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Question for Permaculture Designers; Remote Work

 
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Does anyone have any experience designing a permaculture landscape completely remotely? What I mean by that is, has anyone consulted for a client and designed their entire permaculture landscape without ever going to and seeing the property? Does anyone think this is possible? I would love to know. The only reason I have hopes that something like this could be possible is because it's essentially what I do for work but not for permaculture design. I work as a system designer and do most of my design work in AutoCAD from home. I do often have to go to the customer's sites to do a survey but the bulk of my work is done remotely. I'd love to hear if there are any designers out there who use a CAD software and have created permaculture designs completely remotely.
 
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I'm sure someone will say they can do this, but advise against it. You can definitely get some consulting over the phone or online--even Paul does phone consultations, but permaculture design really takes in-person observation to make good decisions. There are a million factors that no one could possibly think to ask over the phone. Land slope, soil types, water retention, water sources, rainfall, existing growth, weather conditions throughout the year, resources, etc. etc etc. you could go on forever I think.
 
Jacob Gelinas
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Are there any types of maps (topographical, soil surveys, etc) that would be able to make the process more accurate for remote work? I understand your concerns completely and those are the concerns I have with the idea as well. But I'm wondering if anyone has found a method to work around those issues with decent results. Would pictures of the property help enough to make a decent design? The intent would be to be able to implement permaculture designs on a broader scale. They wouldn't necessarily have to be perfect and they can always be improved. But could a good, solid, foundational permaculture design be implemented remotely?
 
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Jacob Gelinas wrote:Are there any types of maps (topographical, soil surveys, etc) that would be able to make the process more accurate for remote work?



Yes.  There is GoMaps.  It has parcels, zoning, elevation, satellite, topography, water table, flood zone 100 year history, soils, fire district, etc etc etc etc.  

I strongly encourage you not to do this.  I tried to do something similar for a few sites just ten minutes away as I was trying to plan a land purchase.  I walked the properties a few times, did soil samples to confirm (GoMaps was accurate), water sources (accurate), topography (accurate to within a few inches as far as I can tell.)  I took pictures.  Lots of pictures.  I made maps and planned locations for house, gardens, driveway, trails, water, etc.

I spent a month doing this.

As a last minute check I walked the land again with a friend of mine to talk over my plans.  He pointed out at least three things I hadn't thought of that would have cost me tens of thousands of dollars all totaled.  I found a few myself.  And I can only imagine what would have happened if I'd spent a night there, walked around a bit more.  I seriously would have almost doubled the cost of the lot just from driveway miscalculations I made, and also the impact of just a few feet of incline on the home foundation.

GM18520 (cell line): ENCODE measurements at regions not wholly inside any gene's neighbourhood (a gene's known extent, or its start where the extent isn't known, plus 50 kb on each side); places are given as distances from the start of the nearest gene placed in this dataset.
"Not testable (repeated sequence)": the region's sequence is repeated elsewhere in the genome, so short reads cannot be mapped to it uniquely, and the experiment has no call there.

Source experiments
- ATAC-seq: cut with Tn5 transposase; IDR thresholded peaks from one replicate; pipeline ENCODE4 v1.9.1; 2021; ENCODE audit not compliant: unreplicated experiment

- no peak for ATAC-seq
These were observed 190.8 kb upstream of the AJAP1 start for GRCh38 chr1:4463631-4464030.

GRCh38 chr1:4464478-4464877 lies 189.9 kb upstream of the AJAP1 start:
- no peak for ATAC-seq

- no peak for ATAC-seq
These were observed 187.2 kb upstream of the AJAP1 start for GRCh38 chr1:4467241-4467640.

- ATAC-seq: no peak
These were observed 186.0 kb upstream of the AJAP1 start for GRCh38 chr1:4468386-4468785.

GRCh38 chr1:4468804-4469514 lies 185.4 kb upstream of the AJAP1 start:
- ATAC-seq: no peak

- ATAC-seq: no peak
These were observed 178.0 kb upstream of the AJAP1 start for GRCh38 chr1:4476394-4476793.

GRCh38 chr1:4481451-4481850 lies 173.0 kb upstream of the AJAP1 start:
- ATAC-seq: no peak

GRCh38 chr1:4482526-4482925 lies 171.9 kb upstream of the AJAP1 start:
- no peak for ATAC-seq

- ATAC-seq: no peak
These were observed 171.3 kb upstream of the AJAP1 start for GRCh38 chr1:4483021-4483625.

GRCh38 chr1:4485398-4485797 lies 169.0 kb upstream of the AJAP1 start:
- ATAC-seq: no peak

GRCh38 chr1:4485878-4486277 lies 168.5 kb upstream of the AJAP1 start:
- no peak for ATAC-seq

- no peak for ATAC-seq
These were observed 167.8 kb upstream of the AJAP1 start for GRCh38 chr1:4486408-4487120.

Jacob Gelinas
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Rob Lineberger wrote:

Jacob Gelinas wrote:Are there any types of maps (topographical, soil surveys, etc) that would be able to make the process more accurate for remote work?



Yes.  There is GoMaps.  It has parcels, zoning, elevation, satellite, topography, water table, flood zone 100 year history, soils, fire district, etc etc etc etc.  

I strongly encourage you not to do this.  I tried to do something similar for a few sites just ten minutes away as I was trying to plan a land purchase.  I walked the properties a few times, did soil samples to confirm (GoMaps was accurate), water sources (accurate), topography (accurate to within a few inches as far as I can tell.)  I took pictures.  Lots of pictures.  I made maps and planned locations for house, gardens, driveway, trails, water, etc.

I spent a month doing this.

As a last minute check I walked the land again with a friend of mine to talk over my plans.  He pointed out at least three things I hadn't thought of that would have cost me tens of thousands of dollars all totaled.  I found a few myself.  And I can only imagine what would have happened if I'd spent a night there, walked around a bit more.  I seriously would have almost doubled the cost of the lot just from driveway miscalculations I made, and also the impact of just a few feet of incline on the home foundation.



Ron,

Thanks so much for the reply. I had never heard of GoMaps before but it sounds like a great program! It's a good thing you were able to catch all of that before making any big miscalculations. It sounds like your situation was for a new build of a property though. This type of design would be for existing homes on existing properties. Do you think GoMaps would be a viable first step in the design process for these applications? Again, the designs wouldn't necessarily have to be perfect but would have to be a great starting point before getting onsite.
 
Rob Lineberger
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I can only reiterate that I advise against it but if you are determined,  I hope it works out well for you.  
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